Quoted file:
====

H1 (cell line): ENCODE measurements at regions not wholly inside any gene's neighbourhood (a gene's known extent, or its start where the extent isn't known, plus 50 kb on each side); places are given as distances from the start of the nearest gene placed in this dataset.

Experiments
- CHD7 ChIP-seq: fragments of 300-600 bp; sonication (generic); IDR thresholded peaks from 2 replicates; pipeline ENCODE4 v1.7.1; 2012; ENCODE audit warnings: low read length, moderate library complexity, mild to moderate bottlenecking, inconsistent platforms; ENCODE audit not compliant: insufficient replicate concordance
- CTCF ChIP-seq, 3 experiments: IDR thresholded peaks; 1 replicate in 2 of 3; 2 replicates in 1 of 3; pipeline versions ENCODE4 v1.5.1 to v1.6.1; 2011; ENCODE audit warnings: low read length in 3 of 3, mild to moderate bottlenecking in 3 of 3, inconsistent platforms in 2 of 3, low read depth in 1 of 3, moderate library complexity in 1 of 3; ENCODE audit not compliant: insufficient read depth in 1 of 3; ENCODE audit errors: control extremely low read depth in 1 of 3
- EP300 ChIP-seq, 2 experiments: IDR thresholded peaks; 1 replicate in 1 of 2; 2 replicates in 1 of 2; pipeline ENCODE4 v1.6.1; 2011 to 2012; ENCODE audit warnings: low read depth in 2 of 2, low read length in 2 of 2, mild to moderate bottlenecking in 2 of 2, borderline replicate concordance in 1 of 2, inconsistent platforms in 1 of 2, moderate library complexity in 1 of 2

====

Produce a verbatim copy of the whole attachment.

H1 (cell line): ENCODE measurements at regions not wholly inside any gene's neighbourhood (a gene's known extent, or its start where the extent isn't known, plus 50 kb on each side); places are given as distances from the start of the nearest gene placed in this dataset.

Experiments
- CHD7 ChIP-seq: fragments of 300-600 bp; sonication (generic); IDR thresholded peaks from 2 replicates; pipeline ENCODE4 v1.7.1; 2012; ENCODE audit warnings: low read length, moderate library complexity, mild to moderate bottlenecking, inconsistent platforms; ENCODE audit not compliant: insufficient replicate concordance
- CTCF ChIP-seq, 3 experiments: IDR thresholded peaks; 1 replicate in 2 of 3; 2 replicates in 1 of 3; pipeline versions ENCODE4 v1.5.1 to v1.6.1; 2011; ENCODE audit warnings: low read length in 3 of 3, mild to moderate bottlenecking in 3 of 3, inconsistent platforms in 2 of 3, low read depth in 1 of 3, moderate library complexity in 1 of 3; ENCODE audit not compliant: insufficient read depth in 1 of 3; ENCODE audit errors: control extremely low read depth in 1 of 3
- EP300 ChIP-seq, 2 experiments: IDR thresholded peaks; 1 replicate in 1 of 2; 2 replicates in 1 of 2; pipeline ENCODE4 v1.6.1; 2011 to 2012; ENCODE audit warnings: low read depth in 2 of 2, low read length in 2 of 2, mild to moderate bottlenecking in 2 of 2, borderline replicate concordance in 1 of 2, inconsistent platforms in 1 of 2, moderate library complexity in 1 of 2